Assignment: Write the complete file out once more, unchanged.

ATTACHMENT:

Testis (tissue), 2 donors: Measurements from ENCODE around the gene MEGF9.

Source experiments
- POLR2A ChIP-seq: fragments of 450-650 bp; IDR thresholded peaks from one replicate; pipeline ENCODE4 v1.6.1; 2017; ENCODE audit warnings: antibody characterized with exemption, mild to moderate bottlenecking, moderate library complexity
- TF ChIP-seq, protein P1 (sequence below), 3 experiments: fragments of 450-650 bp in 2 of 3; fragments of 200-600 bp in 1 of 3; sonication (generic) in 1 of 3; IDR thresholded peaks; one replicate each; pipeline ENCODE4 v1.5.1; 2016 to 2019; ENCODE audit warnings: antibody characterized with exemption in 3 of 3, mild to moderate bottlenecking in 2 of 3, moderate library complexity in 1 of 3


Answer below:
Testis (tissue), 2 donors: Measurements from ENCODE around the gene MEGF9.

Source experiments
- POLR2A ChIP-seq: fragments of 450-650 bp; IDR thresholded peaks from one replicate; pipeline ENCODE4 v1.6.1; 2017; ENCODE audit warnings: antibody characterized with exemption, mild to moderate bottlenecking, moderate library complexity
- TF ChIP-seq, protein P1 (sequence below), 3 experiments: fragments of 450-650 bp in 2 of 3; fragments of 200-600 bp in 1 of 3; sonication (generic) in 1 of 3; IDR thresholded peaks; one replicate each; pipeline ENCODE4 v1.5.1; 2016 to 2019; ENCODE audit warnings: antibody characterized with exemption in 3 of 3, mild to moderate bottlenecking in 2 of 3, moderate library complexity in 1 of 3